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'All the dear Spinning Eileens' (Irish harpists)

28 Feb 16 - 03:46 PM (#3775587)
Subject: 'All the dear Spinning Eileens'
From: keberoxu

This may amount to a whole bunch of nothing. However!

Delia Murphy, who recorded The Spinning Wheel, "spinning Eileen" and all, is much discussed on Mudcat threads. So is Mary O'Hara, who unlike Ms. Murphy actually played the harp and sang simultaneously, and who came a generation later than Ms. Murphy. I learned of both of these very popular, beloved recording artists from the Mudcat Café.

But although the Folkways album recorded by Deirdre Ní Fhloinn was something introduced to me in childhood, I was ignorant of the historical context in which she learned, and performed, her singing and harp playing. As stated in a post on another thread, the Folkways LP copy in my house was intact, including the little paper booklet for which that recording company was known, and which gave information for which there was no room on the liner notes on the record jackets. Ms. Ní Fhloinn's album booklet was limited to the song lyrics -- Gaelic, with one macaronic tune about a dialogue between a farmer and a fox -- and English translations of same. There was nothing whatever about the artist, Ms. Ní Fhloinn (also known, in her youth, as Deirdre Flynn), nor about where she learned the harp or who her teachers were.

Had it been otherwise, today I would probably be no wiser about The Spinning Wheel or Delia Murphy; but I would have learned then what I had to come here to learn, that Deirdre Ní Fhloinn, Kathleen Watkins, Deirdre O'Callaghan, and Mary O'Hara were all graduates of The Harp Room at Sion Hill convent school, where they studied singing with one of the Dominican nuns (in another post I said Ursuline nuns, sorry, I got that wrong), and learned the Celtic harp from one of the Ní Shéa sisters.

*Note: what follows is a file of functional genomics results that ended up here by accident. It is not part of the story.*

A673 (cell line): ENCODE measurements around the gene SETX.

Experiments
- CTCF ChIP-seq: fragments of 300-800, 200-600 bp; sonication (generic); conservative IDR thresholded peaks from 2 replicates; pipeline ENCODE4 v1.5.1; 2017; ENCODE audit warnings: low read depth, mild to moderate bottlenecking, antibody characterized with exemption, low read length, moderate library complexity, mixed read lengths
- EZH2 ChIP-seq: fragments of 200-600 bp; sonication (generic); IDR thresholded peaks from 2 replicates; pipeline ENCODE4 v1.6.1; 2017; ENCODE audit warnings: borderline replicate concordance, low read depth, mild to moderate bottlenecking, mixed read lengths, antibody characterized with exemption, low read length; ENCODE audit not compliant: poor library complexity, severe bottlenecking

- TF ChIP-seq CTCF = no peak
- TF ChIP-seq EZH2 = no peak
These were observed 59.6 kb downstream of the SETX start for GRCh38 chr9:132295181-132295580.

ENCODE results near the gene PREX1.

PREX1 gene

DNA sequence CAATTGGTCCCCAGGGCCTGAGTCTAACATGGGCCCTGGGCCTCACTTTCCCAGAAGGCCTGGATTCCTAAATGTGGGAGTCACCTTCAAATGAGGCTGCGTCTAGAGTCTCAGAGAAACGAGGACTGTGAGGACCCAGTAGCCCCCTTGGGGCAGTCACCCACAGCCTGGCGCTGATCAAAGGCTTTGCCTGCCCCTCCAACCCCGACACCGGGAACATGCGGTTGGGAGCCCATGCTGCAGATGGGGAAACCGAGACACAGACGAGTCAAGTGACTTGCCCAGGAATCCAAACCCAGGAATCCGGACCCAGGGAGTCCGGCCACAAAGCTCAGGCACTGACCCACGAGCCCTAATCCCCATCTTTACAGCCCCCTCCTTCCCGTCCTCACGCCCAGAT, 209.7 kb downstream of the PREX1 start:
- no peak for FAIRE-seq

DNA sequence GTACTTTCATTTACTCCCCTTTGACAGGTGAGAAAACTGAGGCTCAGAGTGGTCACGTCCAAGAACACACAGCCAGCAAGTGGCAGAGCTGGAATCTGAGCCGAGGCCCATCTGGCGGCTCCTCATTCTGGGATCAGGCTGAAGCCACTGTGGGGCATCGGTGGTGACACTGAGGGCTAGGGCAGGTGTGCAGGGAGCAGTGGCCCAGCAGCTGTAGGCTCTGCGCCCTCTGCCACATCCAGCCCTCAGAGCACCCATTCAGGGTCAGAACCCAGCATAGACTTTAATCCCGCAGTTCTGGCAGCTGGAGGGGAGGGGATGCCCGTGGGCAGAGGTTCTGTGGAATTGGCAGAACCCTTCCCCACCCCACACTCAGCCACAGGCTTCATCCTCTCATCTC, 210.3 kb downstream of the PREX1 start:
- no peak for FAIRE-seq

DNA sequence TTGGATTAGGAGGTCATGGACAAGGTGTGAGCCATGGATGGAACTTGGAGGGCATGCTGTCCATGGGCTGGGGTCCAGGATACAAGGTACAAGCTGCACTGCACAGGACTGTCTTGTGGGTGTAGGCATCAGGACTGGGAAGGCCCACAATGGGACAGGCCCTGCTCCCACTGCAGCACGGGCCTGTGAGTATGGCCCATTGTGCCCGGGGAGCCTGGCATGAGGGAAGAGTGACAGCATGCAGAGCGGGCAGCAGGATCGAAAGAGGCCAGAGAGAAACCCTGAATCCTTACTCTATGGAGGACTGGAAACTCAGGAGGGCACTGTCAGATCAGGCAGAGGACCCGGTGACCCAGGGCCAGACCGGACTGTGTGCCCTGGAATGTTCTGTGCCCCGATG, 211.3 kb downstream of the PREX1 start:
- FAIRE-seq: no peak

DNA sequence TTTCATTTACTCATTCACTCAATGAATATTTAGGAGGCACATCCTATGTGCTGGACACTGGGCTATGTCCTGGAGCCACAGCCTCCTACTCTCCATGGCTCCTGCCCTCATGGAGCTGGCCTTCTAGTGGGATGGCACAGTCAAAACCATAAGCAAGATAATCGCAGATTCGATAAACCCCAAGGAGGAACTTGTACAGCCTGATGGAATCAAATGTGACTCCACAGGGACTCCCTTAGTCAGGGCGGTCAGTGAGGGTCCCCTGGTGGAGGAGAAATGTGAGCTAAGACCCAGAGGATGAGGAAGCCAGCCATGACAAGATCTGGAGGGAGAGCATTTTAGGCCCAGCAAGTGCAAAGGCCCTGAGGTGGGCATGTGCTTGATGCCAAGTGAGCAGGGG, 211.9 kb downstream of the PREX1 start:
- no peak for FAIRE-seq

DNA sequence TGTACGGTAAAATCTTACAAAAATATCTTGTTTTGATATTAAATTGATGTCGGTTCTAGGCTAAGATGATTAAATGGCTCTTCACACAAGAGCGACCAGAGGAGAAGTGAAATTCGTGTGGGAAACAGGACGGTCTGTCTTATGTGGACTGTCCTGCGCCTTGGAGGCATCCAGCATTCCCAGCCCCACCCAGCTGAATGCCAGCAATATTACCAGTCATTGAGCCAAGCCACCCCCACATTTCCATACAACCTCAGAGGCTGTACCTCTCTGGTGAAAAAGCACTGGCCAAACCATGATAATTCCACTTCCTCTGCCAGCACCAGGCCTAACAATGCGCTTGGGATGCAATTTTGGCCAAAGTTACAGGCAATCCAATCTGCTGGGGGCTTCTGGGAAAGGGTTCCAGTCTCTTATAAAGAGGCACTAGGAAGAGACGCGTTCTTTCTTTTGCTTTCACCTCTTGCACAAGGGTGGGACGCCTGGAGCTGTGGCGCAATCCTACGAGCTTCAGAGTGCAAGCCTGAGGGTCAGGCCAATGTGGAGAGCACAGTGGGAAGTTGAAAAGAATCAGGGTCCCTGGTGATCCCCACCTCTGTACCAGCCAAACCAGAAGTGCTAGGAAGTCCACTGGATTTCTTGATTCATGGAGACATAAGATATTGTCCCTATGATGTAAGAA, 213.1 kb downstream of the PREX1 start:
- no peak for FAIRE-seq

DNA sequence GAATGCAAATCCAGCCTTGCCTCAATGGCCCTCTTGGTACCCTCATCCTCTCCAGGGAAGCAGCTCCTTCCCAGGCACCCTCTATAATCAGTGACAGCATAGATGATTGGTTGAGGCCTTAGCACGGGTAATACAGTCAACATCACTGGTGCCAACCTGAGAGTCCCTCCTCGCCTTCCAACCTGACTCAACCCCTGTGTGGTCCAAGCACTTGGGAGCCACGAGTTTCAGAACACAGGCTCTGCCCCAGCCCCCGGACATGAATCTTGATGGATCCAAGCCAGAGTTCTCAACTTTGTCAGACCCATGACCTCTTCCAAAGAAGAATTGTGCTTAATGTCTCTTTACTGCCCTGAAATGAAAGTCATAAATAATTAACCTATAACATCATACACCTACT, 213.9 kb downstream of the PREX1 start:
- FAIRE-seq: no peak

Although, since it was before my time, I still would have not seen that episode of the Ed Sullivan variety show on television, in which Mary O'Hara was a featured guest and about which she writes bluntly and bitterly in her memoirs, mincing no words about the patronizing, condescending treatment she received.

And it still would be news to me, that amongst fellow traditional musicians of a more recent generation, the example set by Mary O'Hara's generation would be belittled as follows:

"Kathleen Watkins, Deirdre O'Callaghan, and all the dear Spinning Eileens may still be charming the blue-rinse Yanks and mead-swilling Eurotourists in stone castles, but....[name withheld to protect the innocent] has taken the harp, with a little help from one Máire Ní Chathasaigh, out of the castles and back to its place in Irish trad music."
The preceding was written, NOT by the harpist whose name I have withheld, but by a journalist/critic for Arts West Magazine around 1999. Said writer is a trad musician whose name can be turned up in Mudcat threads using the search engine; for all I know, this writer might be a Mudcat member.

Well, once I was myself part of a class of students with a teacher or two, although not in a convent school; and I was exposed, however briefly, to the way that professional (especially academic) musicians talk about the profession and the people in it, to their blunt criticisms and decided opinions. So the preceding quote does not come as a complete shock even to me.

Still, I question: is it throwing the baby out with the bathwater, to dismiss Kathleen Watkins, Deirdre O'Callaghan, Deirdre Ní Fhloinn, Mary O'Hara, et alia, along with the tourist industry's exploitation of them and their image? What say you, Mudcatters?

28 Feb 16 - 04:26 PM (#3775595)
Subject: RE: 'All the dear Spinning Eileens'
From: keberoxu

More about said bathwater, in the words of Mary O'Hara herself, from her revised memoirs, Travels With My Harp.

from Chapter 7, quotes: